After political stabilization in the 1990s, the Philippines made progress in development, including by releasing the peso exchange rate, opening the economy further to foreign countries, eliminating monopolies in several sectors and accelerating the privatization of state-owned companies. In economic comparison, however, they are well behind more successful neighboring countries such as Malaysia or Thailand. With a contribution of (2016) 9.7% to the gross domestic product (GDP) and an employment share of around 29%, agriculture is still of great importance. However, it is now clearly outperformed by the service sector, which contributes 59.5% to GDP and around 55% to total employment. In the manufacturing sector (industry, construction, Mining and manufacturing) already account for 30.8% of GDP, but only approximately 16% of employees. The remittances of over 10 million migrant workers working abroad are of economic importance. The informal sector is also of major importance for value creation and employment.
Inflation is relatively low (2016: 1.8%); the unemployment rate is 5.5% (2016) with a high level of underemployment (around 20%). The gross national income (GNI) is (2017) US $ 3,660 per resident. The income structure of the country is characterized by considerable disparities: over a fifth of the population officially lives below the poverty line; according to estimates, the proportion is twice as high. This imbalance could not be minimized by the continuous economic growth in recent years. In 2003–2009 the GDP growth rate averaged 4.8%; In 2010, the Philippines recorded the highest growth in recent decades with 7.3% (2016: 6.9%).
Foreign trade: With a few exceptions in the second half of the 1990s, the Philippines’ foreign trade balance is in deficit (import value in 2016: US $ 85.9 billion; export value: US $ 56.3 billion). However, due to the high level of remittances from Filipino labor migrants abroad, government development aid and foreign direct investments, a positive balance of payments could be achieved in most years. While traditional agricultural products such as B. Coconut products only make up a small and declining share of exports, electrotechnical and electronic products now account for 56.4% of total exports. In addition, mainly food, textiles and clothing are exported. The main import goods are intermediate products for the electronics and semiconductor industry, crude oil and petroleum products, chemical products, Food and machinery. The main foreign trade partners are Japan, the USA, Singapore and China.
With its high proportion of employees, the agricultural sector is still of great importance for the national economy. About 12.5 million hectares (41.6% of the total land area) are used for agriculture; however, the production is not sufficient to supply the population. The most important crop is the staple food rice.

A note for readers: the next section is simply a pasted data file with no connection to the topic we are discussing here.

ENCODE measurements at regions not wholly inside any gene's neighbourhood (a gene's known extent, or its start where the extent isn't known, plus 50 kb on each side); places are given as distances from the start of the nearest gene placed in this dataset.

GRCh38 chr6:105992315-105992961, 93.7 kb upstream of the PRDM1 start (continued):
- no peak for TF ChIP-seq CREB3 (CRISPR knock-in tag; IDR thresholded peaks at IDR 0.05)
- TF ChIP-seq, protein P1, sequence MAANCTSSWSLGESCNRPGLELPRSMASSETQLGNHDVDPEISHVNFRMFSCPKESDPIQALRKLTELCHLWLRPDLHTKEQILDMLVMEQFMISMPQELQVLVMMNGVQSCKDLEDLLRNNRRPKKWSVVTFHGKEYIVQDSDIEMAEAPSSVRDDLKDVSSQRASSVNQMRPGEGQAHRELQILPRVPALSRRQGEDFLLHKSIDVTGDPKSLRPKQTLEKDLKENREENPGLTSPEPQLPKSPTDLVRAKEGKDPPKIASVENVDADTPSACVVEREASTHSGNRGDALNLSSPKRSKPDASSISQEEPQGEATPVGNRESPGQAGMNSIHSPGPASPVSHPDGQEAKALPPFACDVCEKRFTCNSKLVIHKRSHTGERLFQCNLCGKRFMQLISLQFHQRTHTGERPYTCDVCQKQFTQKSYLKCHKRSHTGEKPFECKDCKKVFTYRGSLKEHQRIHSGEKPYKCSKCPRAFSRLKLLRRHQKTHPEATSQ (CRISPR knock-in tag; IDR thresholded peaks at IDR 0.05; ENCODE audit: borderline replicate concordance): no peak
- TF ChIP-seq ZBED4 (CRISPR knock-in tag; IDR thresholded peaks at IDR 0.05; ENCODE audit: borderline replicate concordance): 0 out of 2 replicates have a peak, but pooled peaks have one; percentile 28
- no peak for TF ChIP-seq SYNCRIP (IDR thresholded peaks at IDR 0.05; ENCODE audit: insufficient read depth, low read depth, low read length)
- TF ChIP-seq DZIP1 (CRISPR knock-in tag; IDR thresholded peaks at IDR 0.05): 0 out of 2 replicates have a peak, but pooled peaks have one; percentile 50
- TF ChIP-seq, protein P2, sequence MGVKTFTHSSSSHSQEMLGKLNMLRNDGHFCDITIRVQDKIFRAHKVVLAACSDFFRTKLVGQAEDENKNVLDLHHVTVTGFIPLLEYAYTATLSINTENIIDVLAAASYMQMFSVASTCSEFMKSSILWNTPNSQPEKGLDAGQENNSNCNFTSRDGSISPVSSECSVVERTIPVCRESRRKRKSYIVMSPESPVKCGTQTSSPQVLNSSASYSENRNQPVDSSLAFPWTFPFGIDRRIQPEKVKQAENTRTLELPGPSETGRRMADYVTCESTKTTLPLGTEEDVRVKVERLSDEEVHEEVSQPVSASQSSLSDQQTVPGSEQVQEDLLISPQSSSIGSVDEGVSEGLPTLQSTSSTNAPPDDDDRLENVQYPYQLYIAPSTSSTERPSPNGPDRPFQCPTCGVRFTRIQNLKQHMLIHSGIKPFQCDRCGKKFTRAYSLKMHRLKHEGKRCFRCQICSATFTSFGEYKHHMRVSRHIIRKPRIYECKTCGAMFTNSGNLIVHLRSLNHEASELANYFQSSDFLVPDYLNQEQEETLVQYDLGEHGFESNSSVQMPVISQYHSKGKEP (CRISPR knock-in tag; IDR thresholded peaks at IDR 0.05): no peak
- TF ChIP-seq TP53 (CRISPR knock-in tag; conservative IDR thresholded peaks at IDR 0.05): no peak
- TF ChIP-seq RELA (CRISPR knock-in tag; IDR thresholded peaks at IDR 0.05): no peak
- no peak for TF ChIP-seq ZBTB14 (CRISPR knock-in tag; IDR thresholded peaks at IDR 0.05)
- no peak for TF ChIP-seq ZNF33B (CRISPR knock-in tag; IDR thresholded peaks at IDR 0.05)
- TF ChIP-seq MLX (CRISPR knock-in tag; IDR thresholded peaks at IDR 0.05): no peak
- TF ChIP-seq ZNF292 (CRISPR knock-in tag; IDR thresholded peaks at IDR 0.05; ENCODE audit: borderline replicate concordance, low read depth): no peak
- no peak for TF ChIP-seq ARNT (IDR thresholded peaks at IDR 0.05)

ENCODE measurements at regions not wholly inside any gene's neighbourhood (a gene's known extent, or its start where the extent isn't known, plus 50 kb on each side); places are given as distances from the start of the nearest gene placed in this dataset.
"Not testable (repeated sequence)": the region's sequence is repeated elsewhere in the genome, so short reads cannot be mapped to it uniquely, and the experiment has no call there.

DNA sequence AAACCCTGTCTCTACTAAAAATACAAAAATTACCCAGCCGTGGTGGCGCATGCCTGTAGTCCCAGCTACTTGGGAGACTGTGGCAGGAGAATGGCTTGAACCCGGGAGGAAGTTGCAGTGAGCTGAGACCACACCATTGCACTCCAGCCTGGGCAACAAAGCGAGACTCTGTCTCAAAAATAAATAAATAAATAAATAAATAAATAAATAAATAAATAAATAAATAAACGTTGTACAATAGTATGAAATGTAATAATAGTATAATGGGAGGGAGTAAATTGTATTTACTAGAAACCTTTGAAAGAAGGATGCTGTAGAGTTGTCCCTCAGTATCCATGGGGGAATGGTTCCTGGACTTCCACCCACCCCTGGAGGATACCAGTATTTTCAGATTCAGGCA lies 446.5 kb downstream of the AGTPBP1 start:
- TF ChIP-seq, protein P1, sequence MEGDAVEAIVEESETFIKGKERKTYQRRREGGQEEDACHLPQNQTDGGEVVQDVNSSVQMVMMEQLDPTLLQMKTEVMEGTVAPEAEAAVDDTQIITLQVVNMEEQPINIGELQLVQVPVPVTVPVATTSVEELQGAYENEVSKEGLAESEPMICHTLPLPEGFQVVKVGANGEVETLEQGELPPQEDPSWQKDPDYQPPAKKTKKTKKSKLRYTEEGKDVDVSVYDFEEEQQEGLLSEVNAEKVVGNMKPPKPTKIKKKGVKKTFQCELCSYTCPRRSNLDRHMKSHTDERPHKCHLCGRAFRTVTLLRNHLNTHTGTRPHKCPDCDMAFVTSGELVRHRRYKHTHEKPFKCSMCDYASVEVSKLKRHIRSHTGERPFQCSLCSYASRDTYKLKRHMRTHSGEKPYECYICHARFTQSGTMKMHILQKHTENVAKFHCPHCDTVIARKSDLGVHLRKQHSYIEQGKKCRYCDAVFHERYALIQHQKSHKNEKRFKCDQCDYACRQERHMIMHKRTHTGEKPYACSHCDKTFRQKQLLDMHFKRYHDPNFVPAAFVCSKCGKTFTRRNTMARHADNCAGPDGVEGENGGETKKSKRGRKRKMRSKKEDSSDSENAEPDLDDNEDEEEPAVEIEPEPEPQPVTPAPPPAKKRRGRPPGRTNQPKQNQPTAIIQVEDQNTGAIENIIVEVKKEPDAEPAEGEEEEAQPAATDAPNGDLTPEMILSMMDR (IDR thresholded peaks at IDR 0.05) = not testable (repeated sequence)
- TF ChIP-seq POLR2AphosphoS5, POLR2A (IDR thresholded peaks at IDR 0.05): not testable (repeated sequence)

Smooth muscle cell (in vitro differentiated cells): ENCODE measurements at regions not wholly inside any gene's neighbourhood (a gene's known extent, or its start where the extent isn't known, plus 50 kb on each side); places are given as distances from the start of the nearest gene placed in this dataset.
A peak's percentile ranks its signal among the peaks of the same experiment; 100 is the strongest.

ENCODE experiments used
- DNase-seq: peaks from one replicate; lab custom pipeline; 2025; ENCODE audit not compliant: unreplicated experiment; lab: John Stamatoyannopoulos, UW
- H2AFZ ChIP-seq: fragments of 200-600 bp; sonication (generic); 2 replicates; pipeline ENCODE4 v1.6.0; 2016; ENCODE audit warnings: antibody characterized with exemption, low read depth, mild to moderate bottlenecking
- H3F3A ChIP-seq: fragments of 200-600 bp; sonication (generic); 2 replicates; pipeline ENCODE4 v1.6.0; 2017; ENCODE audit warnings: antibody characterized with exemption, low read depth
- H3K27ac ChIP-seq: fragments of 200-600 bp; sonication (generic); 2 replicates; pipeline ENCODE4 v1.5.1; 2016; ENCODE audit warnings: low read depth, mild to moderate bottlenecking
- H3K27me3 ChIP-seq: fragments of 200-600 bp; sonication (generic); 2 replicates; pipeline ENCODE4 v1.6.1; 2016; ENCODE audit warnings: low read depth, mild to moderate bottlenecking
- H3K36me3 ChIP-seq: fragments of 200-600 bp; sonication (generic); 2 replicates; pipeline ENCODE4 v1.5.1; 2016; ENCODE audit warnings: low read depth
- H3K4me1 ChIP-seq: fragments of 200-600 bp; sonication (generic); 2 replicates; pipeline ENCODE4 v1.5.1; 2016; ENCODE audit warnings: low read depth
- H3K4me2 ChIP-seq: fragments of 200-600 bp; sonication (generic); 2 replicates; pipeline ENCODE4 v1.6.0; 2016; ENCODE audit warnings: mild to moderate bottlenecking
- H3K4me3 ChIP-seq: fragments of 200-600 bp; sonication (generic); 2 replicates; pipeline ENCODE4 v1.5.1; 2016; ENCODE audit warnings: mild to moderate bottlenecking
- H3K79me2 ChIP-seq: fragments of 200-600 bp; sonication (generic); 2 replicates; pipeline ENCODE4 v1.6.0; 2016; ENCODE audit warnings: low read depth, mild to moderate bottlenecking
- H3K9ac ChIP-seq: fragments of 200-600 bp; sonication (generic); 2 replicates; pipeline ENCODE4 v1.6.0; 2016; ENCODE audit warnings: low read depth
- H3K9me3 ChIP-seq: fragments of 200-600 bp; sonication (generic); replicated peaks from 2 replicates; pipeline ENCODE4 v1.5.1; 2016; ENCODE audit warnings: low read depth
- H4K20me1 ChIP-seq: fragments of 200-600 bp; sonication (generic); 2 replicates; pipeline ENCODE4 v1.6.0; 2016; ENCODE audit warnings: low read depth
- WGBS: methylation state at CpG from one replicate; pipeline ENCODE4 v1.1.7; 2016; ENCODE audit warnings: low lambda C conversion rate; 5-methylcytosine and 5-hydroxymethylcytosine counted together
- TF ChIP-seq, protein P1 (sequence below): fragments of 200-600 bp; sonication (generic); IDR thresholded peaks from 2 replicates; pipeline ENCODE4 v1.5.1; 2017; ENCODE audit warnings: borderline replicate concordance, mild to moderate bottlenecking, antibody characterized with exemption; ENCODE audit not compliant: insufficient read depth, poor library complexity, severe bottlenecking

The leading crops for export are bananas, coconuts – the Philippines are the world’s largest copra producer – and pineapples. Sugar cane, which used to dominate, is only of minor importance to foreign trade. Other important crops are corn, mango and citrus fruits, coffee, tobacco, rubber, cassava, vegetables and melons. The main livestock are water buffalo, cattle, goats, pigs and poultry.
Forestry: Through (legal and illegal) logging and slash and burn, a large part of the once lush rainforests was destroyed in the past, so that the proportion of forest areas in the land area fell from over 50% to around 20% in the meantime (1990). Since the 1990s, the protective provisions have been tightened considerably (including the export ban on logs). In the period that followed, officially registered logging (industrial logs) fell to an annual average of around 400,000 m 3 . Due to the restriction of forestry and reforestation, the proportion of forest areas has meanwhile increased again to (2014) 26.2%.
Fisheries: The Philippines are one of the most important fishing nations. Fish is one of the most important foods, and more than half of the population’s protein needs are met by fish and other marine products. In 2014, 4.69 million t of fish were landed, almost 50% of which came from fish farms. In addition, 1.84 million t of aquatic plants were harvested.
The Philippines has extensive deposits of gold (including on Mindanao), silver, copper (northern Luzon and on the island of Cebu), nickel, lead and chromium and, to a lesser extent, zinc, cobalt and manganese, which have only been partially developed and mined become. Hard coal mining has increased since the early 1980s (2015: 7.38 million t). The company’s own oil production (northeast of the island of Palawan) is low and cannot cover its own needs by far. Larger natural gas deposits were also discovered offshore off Palawan (Malampaya field), which are still at the beginning of their use. The territorial claims that the Philippines, together with China, Brunei, Malaysia and Vietnam, have on the presumably oil-rich waters around the Spratly Islands in the South China Sea have not yet been regulated under international law.
The Philippines have made significant progress in securing a reliable power supply, but bottlenecks persist. Around two thirds of the installed capacity is generated by coal, oil and natural gas power plants; the rest is accounted for by hydropower and geothermal power plants. Oil must be imported on a larger scale; The main suppliers are Saudi Arabia, Iran and the United Arab Emirates.